Hyper-masculinity or healthier masculinities? An exploration of incarcerated fathering and prison masculinities

Ms Tess Bartlett1
1Monash University, Caulfield, Australia

Previous work on prison masculinities have tended to focus on the ‘hyper-masculine’ prison environment and a prisoner’s ability to negotiate his place within the prison hierarchy. Yet masculinity is constructed in different ways, depending on social, cultural, racial and political factors. Furthermore, such excessive focus on these hyper-masculine facets of the prison environment have understated a prisoner’s ability to manage prison life. Rather than situate this paper within a hyper-masculine framework, I contend that there are indeed healthier masculinities that exist for some imprisoned men (as is the case for men outside a prison). These lie outside traditional notions of masculinity and may be witnessed, for example, when incarcerated fathers interact with their children. Drawing on the views of 39 primary carer fathers in Victoria, Australia, I focus specifically on incarcerated fathers’ experiences of visiting, fathering education and support to advance the conceptualisation of healthier prison masculinities. In doing so, I question the tendency to focus on the hyper-masculine prison narrative arguing for a more nuanced understanding of fatherhood and prison masculinities.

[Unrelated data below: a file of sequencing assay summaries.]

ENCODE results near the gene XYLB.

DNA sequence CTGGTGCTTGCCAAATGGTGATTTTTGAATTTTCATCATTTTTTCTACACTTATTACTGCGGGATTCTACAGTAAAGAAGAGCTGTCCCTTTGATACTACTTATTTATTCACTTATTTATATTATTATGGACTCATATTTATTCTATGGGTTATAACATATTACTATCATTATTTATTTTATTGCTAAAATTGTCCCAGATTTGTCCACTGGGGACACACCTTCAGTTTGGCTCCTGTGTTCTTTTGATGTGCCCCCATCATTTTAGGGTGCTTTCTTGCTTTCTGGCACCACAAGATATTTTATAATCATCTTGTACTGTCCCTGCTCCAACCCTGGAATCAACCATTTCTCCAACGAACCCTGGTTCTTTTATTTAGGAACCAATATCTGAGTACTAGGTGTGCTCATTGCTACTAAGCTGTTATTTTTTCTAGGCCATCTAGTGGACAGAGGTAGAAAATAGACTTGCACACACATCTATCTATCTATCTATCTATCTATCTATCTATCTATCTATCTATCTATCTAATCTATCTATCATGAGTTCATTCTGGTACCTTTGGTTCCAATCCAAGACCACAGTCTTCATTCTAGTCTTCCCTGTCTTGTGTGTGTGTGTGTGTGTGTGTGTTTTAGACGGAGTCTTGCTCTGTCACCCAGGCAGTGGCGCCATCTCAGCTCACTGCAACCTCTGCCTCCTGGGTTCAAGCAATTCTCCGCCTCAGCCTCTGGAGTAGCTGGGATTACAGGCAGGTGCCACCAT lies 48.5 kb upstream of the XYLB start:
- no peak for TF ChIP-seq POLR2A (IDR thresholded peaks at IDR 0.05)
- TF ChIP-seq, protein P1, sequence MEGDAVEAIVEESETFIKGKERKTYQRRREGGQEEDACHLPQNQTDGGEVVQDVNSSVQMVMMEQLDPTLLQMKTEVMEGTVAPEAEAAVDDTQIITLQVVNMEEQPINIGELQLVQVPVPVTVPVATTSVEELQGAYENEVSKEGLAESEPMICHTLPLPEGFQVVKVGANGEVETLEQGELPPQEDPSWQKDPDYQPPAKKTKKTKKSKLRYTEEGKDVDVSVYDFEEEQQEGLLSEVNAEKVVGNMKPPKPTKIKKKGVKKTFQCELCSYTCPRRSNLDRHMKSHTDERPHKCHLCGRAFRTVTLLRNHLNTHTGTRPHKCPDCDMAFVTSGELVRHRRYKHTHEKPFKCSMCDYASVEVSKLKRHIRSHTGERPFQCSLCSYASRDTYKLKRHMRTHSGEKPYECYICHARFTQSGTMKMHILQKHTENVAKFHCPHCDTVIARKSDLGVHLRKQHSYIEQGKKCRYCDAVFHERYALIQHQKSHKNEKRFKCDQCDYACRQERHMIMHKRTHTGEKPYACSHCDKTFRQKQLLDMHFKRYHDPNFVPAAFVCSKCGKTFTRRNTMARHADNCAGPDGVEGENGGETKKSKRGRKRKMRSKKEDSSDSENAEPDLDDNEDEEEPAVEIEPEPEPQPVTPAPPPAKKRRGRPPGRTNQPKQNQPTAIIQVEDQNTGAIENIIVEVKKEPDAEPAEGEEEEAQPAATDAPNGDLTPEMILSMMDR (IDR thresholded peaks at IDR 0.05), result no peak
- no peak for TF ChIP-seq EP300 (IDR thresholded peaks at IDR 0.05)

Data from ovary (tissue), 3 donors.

Biography:

Tess Bartlett is a PhD candidate and research associate at the Department of Social Work, Monash University.  Through a lens of masculinity her research explores the experiences of incarcerated primary carer fathers in Victoria, Australia, at the point of arrest and imprisonment. Tess has been awarded a number of awards for her work including best presentation at the ANZSOC PECRC conference and best PhD abstract at the Victorian Postgraduate  Criminology Conference. You can connect with Tess on twitter @tscbartlett

 

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